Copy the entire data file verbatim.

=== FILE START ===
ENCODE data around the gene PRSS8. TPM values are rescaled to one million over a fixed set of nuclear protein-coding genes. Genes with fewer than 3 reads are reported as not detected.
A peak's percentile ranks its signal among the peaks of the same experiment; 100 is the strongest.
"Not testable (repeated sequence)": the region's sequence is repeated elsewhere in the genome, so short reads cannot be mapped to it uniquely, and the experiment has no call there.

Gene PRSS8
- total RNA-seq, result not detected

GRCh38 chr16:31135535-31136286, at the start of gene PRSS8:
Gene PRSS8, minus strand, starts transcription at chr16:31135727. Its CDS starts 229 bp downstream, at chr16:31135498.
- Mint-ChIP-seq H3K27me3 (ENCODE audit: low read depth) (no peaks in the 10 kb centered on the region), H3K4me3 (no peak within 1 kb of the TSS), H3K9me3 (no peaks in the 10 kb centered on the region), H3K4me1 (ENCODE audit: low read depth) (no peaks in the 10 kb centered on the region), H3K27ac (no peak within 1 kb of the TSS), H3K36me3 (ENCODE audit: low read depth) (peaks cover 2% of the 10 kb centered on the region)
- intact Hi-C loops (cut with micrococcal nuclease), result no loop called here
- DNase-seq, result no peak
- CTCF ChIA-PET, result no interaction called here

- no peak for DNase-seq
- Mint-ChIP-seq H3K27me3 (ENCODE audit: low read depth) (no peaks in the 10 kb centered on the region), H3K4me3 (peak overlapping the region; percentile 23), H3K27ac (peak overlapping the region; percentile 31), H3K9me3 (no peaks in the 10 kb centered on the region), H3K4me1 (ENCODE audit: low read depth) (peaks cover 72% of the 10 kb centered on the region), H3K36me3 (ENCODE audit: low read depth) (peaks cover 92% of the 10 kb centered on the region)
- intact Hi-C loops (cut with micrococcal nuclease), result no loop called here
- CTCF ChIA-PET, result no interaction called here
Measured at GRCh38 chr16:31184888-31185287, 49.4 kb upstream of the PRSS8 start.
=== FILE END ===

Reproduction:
ENCODE data around the gene PRSS8. TPM values are rescaled to one million over a fixed set of nuclear protein-coding genes. Genes with fewer than 3 reads are reported as not detected.
A peak's percentile ranks its signal among the peaks of the same experiment; 100 is the strongest.
"Not testable (repeated sequence)": the region's sequence is repeated elsewhere in the genome, so short reads cannot be mapped to it uniquely, and the experiment has no call there.

Gene PRSS8
- total RNA-seq, result not detected

GRCh38 chr16:31135535-31136286, at the start of gene PRSS8:
Gene PRSS8, minus strand, starts transcription at chr16:31135727. Its CDS starts 229 bp downstream, at chr16:31135498.
- Mint-ChIP-seq H3K27me3 (ENCODE audit: low read depth) (no peaks in the 10 kb centered on the region), H3K4me3 (no peak within 1 kb of the TSS), H3K9me3 (no peaks in the 10 kb centered on the region), H3K4me1 (ENCODE audit: low read depth) (no peaks in the 10 kb centered on the region), H3K27ac (no peak within 1 kb of the TSS), H3K36me3 (ENCODE audit: low read depth) (peaks cover 2% of the 10 kb centered on the region)
- intact Hi-C loops (cut with micrococcal nuclease), result no loop called here
- DNase-seq, result no peak
- CTCF ChIA-PET, result no interaction called here

- no peak for DNase-seq
- Mint-ChIP-seq H3K27me3 (ENCODE audit: low read depth) (no peaks in the 10 kb centered on the region), H3K4me3 (peak overlapping the region; percentile 23), H3K27ac (peak overlapping the region; percentile 31), H3K9me3 (no peaks in the 10 kb centered on the region), H3K4me1 (ENCODE audit: low read depth) (peaks cover 72% of the 10 kb centered on the region), H3K36me3 (ENCODE audit: low read depth) (peaks cover 92% of the 10 kb centered on the region)
- intact Hi-C loops (cut with micrococcal nuclease), result no loop called here
- CTCF ChIA-PET, result no interaction called here
Measured at GRCh38 chr16:31184888-31185287, 49.4 kb upstream of the PRSS8 start.